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The subject of incorporating musical instruments into worship is a topic that has been debated and contended by religious minded people for more than 1,500 years! Yet, people today are still just as confused as to what is, or isn’t, allowed in worship. I frequently find this as a top subject to have to work through during evangelistic Bible studies and religious conversations I have with precious souls searching for truth. Why is it so hard to understand? What is the truth in this matter?
The best way to approach this subject is by first establishing a mutually-agreed-upon authority. Since, we’re all talking about worship to God, wouldn’t it make sense that God’s word should be the deciding, authoritative factor? Indeed, it should! Without it, then it’s really just one person’s opinion over another. This is often revealed in the words people use. For example, when someone says, “I just like the way it sounds,” or, “I prefer to go to a church with a band,” we should recognize that those comments are nothing more than personal, subjective preferences.
This is probably the main reason why people cannot agree on the topic. It is because they mix personal preference with “Thus saith the Lord.” However, those two approaches are completely incompatible! Do you see why one has to establish where the final authority is found, then submit to that? It boils down to asking yourself, “What is more important: my will, or God’s will?” (cf. Deut. 5:29; John 14:15)
So, if we can agree to submit to the Bible, then does it tell us what we are supposed to be doing during worship? The answer is, “Yes and no.” Let’s be brutally honest! Yes, there are several verses that make some specific statements about music, but there is no verse that says, “Thou shall not use musical instruments in worship.” However, before jumping to any conclusions, understand that there is also no verse that says, “Musical instruments are permitted in worship.” So, then how do we decide? There are two points of discernment to consider that can help us draw a sound conclusion: (1) discerning the difference between the Old and New Testaments; and (2) discerning what is God’s will.
Considering the first point, people often like to appeal to passages where instruments were used in the Temple in Jerusalem (the place of worship) such as Psalms 98, 144, and 149. However, if we are going to use these Old Testament verses as our authority for musical instruments, then this implies we must keep the entire Old Testament law, not just one aspect of that law (James 2:10). Accordingly, we would also need to offer animal sacrifices, have special clothing for priests (which are only Levites – how do we identify who is a Levite?) and use incense, as the Law of Moses commanded. In addition, ALL worshipers must play an instrument, because only priests were allowed in the temple. Doesn’t that seem absurd for today’s worship? So, not only can we not appeal to the Old Testament to justify musical instruments in worship, but we are no longer under that Old Law, nor can we consider it as obligatory in worship under the Christian dispensation (Rom. 7:1-14; Col. 2:14; Hebrews 7:22, 8:6).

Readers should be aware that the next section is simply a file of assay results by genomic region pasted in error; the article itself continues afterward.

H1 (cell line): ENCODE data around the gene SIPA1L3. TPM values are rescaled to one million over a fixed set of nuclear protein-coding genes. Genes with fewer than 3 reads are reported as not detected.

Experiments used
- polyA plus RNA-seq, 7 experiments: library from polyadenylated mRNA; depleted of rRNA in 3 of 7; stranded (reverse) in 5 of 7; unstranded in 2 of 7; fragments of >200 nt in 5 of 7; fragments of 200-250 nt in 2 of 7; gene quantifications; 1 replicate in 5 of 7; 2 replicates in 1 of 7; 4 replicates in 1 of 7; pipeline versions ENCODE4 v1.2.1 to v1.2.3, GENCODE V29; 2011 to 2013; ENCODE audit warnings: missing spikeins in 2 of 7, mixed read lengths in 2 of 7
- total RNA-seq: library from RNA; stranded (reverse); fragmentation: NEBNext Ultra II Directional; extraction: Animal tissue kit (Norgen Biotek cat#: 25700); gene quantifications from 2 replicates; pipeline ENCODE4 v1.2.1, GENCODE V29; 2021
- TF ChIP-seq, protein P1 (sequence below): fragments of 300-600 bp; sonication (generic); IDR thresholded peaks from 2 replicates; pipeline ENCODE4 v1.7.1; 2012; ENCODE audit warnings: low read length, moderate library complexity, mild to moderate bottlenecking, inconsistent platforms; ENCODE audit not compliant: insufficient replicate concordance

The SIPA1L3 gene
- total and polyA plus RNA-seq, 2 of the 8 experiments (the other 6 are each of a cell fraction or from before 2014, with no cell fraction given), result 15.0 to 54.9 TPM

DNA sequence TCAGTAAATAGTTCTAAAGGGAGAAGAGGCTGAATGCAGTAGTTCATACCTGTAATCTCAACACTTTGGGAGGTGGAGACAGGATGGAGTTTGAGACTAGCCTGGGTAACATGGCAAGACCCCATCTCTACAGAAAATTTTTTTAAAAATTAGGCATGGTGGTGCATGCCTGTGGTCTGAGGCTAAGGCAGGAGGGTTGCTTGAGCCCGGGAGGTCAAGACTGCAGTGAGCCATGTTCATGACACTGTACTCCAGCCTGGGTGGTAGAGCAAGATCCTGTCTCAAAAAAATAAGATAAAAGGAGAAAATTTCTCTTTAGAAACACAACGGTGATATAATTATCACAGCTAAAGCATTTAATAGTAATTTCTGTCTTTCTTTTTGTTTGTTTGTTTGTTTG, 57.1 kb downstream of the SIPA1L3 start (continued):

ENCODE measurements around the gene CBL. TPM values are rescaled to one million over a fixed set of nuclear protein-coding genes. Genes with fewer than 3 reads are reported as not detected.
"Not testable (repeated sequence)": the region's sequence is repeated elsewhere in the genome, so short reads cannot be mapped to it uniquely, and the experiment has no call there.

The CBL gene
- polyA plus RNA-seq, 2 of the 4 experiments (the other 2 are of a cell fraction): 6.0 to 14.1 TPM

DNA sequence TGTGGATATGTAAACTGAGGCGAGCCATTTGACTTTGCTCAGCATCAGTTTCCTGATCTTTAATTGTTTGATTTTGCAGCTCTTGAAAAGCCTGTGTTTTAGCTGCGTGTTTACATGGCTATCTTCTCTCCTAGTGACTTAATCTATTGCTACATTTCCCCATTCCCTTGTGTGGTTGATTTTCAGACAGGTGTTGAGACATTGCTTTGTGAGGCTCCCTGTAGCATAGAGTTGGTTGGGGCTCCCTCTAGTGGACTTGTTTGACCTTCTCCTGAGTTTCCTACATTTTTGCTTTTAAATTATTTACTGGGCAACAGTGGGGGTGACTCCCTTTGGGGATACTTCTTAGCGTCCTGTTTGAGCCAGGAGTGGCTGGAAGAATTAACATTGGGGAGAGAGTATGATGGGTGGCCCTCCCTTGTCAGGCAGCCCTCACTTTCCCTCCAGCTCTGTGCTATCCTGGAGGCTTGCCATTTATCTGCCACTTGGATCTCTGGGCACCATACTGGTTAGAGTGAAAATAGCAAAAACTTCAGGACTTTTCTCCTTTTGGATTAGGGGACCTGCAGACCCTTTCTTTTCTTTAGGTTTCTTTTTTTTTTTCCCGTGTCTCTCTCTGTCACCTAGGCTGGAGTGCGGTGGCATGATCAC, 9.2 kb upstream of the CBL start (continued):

Now, concerning God’s will and the argument of no prohibitive verses for instruments; we could also just easily say that the Bible does not specifically prohibit the use of cake or milk in the Lord’s Supper. Yet, how do we know that we should not change those elements? Because we have commands and examples to teach us otherwise. Here’s the point, if God tells us what He wants, then He doesn’t need to list everything He doesn’t want. What the Bible does say and demonstrate is “singing” (Matthew 26:30; Acts 16:25; Ephesians 5:19; Colossians 3:16; 1 Corinthians 14:15). In fact, there is not one single example of musical instruments being used in Christian worship in the entire New Testament. Every reference points only to one form of music – singing. (The references in Revelation 14:2 and 15:2 are figurative language of heavenly visions – not commands or examples for church worship). Also, according to several historians, apostolic, and church father’s writings, there is no example of musical instruments being used in worship during Christianity’s early years. The first indication of musical instruments being added to worship happened around the 7th century! The fact is, incorporating musical instruments in worship is a more modern development – not part of the original pattern of worship within the church.
Therefore, if we are truly concerned about worshiping God according to His will, then it makes perfect sense to follow the examples and commandments for worship that are found only in His Holy Word. This means submitting to His authority. It is not a matter of personal preference, nor a question of ambiguity, nor some development in the name of progress. It is also incorrect to say, “It’s not a salvation issue,” because it actually is directly related to one’s salvation (cf. Acts 2:41-47; Matt 7:21). Let’s make wise choices when it comes to worshiping our God!